• Outdoor Leisure 12 (Brecon Beacons – west and central areas)
    • Outdoor Leisure 13 (Brecon Beacons – eastern area)
    • Explorer 151 (Cardiff & Bridgend)
    • Explorer 152 (Newport & Pontypool)
    • Explorer 165 (Swansea)
    • Explorer 166 (Rhondda & Merthyr Tydfil)

    Waymarking is variable, but improving. There are some examples of best practice, but some routes need additional signposting to remove potential difficulties with route-finding. In these cases, a more detailed description of the way to overcome the difficulties is given in the text.

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    We are always grateful to readers for information about any discrepancies between a guidebook and the facts on the ground. If you would like to send some information to us then please use our contact form. They will be published here following review by the author(s).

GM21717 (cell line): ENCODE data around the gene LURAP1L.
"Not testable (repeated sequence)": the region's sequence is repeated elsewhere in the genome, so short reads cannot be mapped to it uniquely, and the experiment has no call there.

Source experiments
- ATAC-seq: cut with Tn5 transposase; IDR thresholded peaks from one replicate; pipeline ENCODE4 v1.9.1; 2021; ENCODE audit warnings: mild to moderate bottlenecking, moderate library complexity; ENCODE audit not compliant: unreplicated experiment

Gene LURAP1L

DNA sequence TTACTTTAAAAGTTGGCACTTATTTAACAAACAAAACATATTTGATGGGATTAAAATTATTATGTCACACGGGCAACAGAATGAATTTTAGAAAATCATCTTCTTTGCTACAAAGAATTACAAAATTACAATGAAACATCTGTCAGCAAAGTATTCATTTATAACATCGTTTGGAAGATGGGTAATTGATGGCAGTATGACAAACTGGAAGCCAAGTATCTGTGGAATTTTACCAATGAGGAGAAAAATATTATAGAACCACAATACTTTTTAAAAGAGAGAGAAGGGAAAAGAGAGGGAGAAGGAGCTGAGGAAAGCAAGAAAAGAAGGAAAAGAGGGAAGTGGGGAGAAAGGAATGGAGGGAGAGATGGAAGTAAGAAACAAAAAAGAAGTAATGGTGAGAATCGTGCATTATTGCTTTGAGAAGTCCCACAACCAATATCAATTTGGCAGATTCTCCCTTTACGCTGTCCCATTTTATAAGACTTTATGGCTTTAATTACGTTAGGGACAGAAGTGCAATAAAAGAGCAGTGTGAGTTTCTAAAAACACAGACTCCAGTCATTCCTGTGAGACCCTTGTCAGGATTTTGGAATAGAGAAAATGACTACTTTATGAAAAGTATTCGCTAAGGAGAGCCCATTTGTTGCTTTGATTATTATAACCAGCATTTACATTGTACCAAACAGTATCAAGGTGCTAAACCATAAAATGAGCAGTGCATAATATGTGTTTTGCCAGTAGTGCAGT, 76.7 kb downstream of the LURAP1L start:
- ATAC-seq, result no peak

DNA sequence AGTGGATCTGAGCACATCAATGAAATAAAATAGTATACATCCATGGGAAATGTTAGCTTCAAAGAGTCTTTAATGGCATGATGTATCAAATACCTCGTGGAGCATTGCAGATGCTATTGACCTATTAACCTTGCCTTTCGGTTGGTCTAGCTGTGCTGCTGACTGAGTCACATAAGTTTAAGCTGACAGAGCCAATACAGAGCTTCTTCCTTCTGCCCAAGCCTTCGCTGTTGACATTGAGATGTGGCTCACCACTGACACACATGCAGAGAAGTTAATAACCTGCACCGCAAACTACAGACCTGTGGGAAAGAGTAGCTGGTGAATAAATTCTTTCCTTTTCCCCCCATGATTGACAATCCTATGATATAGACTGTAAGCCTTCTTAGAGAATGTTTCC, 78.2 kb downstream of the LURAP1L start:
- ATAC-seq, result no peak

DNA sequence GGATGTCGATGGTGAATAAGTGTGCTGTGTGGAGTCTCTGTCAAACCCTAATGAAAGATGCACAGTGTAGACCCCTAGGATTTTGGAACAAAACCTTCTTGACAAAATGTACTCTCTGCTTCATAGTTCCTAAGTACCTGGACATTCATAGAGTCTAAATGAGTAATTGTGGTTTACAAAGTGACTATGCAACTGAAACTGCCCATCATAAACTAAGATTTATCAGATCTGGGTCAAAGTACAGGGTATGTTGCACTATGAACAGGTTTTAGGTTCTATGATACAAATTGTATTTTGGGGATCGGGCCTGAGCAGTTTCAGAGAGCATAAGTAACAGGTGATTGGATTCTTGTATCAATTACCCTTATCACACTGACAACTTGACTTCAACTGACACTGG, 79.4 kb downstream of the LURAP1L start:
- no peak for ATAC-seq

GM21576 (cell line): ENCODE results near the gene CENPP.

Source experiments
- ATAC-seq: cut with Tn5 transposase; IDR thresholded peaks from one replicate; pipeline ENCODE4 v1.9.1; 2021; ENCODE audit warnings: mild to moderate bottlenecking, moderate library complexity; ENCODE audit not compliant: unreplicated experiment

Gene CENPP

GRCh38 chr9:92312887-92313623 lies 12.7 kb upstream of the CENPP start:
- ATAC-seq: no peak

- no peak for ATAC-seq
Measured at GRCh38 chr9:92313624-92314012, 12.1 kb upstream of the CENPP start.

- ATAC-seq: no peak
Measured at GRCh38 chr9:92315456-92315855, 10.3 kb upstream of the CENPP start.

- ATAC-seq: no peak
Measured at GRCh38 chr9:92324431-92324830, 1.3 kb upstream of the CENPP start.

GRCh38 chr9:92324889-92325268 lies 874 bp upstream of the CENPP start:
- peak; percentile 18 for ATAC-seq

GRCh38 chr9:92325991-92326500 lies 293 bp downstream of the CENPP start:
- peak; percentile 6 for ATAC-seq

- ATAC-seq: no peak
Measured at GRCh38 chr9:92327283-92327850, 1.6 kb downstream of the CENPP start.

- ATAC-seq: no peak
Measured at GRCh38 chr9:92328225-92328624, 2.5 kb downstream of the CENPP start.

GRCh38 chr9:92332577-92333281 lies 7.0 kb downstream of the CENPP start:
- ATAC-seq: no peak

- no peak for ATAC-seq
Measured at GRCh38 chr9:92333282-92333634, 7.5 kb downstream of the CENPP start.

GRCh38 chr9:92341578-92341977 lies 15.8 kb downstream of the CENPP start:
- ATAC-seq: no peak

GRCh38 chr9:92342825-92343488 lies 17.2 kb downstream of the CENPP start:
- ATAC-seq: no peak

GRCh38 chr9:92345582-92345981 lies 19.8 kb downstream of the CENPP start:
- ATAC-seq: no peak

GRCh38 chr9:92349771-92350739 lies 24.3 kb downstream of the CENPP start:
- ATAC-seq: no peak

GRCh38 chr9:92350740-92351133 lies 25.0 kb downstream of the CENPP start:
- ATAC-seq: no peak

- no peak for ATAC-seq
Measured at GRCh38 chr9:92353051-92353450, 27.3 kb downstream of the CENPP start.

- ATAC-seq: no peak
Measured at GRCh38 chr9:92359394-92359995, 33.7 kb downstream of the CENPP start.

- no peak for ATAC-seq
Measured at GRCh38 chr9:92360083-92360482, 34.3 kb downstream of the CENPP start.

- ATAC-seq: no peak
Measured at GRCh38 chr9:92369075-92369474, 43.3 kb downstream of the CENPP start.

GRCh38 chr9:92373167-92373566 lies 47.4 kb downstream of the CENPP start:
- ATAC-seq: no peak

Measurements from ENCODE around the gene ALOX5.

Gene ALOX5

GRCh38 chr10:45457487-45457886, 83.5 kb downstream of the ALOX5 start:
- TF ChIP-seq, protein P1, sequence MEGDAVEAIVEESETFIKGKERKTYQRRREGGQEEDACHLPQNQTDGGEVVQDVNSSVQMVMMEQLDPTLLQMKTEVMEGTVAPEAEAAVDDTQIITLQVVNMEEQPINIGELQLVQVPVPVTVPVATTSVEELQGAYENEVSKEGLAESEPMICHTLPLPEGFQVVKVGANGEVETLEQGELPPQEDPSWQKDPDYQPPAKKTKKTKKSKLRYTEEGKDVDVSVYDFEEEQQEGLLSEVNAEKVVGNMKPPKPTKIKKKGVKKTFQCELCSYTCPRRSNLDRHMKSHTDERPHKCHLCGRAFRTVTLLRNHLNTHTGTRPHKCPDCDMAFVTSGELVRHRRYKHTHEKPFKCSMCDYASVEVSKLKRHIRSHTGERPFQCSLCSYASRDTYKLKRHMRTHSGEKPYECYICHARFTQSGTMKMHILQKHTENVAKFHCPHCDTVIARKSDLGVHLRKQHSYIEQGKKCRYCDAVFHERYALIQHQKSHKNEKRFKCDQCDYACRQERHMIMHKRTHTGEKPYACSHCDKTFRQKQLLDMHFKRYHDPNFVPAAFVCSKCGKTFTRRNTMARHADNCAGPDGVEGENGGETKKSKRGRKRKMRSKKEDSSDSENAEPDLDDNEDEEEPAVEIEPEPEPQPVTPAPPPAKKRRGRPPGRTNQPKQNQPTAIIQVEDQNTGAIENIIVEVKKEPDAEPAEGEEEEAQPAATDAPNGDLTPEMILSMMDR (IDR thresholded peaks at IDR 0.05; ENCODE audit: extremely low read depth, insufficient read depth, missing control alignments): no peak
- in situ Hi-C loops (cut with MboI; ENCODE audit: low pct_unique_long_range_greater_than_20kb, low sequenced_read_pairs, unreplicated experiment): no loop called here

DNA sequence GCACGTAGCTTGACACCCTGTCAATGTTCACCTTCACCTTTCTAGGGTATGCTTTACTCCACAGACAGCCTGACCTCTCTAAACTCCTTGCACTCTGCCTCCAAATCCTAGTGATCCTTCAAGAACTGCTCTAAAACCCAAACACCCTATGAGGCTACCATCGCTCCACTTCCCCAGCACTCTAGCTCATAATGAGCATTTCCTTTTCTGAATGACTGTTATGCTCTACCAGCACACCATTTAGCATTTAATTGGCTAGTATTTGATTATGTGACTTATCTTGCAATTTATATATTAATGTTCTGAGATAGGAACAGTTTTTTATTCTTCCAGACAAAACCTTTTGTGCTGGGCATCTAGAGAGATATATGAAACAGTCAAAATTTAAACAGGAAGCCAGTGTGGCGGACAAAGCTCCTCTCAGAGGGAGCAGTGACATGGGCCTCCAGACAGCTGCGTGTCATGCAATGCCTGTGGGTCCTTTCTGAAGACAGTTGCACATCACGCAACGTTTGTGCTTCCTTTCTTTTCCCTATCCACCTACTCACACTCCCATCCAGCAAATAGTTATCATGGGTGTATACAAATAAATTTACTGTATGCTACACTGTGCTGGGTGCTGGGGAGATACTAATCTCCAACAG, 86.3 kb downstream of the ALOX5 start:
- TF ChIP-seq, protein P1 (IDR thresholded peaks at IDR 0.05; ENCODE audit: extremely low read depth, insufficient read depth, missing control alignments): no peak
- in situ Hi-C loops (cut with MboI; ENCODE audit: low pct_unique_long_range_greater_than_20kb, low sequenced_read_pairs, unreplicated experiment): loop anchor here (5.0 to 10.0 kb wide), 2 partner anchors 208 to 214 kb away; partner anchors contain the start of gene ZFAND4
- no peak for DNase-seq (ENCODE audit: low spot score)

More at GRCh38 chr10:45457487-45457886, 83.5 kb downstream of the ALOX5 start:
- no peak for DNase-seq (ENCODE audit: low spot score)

• Reviews

    '...the author has made use of the excellent public transport network in this part of the UK to create some interesting walks.

    ...the guide will give visitors to this part of the UK with a real insight into its beauty'

    Strider, December 2012

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Mike Dunn

Mike Dunn was born and bred in Leicester but has now lived in Penarth in the Vale of Glamorgan for over 30 years. He worked for the Welsh Assembly Government, latterly specialising in environmental and conservation issues, and has also written widely on landscape, walking, pubs and real ale. His books include The Penguin Guide to Real Draught Beer, Walking through the Lake District, Walking Ancient Trackways and Real Heritage Pubs of Wales (with Mick Slaughter). He is married and has two daughters, and his interests include playing and organising tennis (he is a Board Member of Tennis Wales), birdwatching, cricket and real ale. Mike's favourite locations for walking are the Welsh borders, the Hebridean Islands and the Lake District.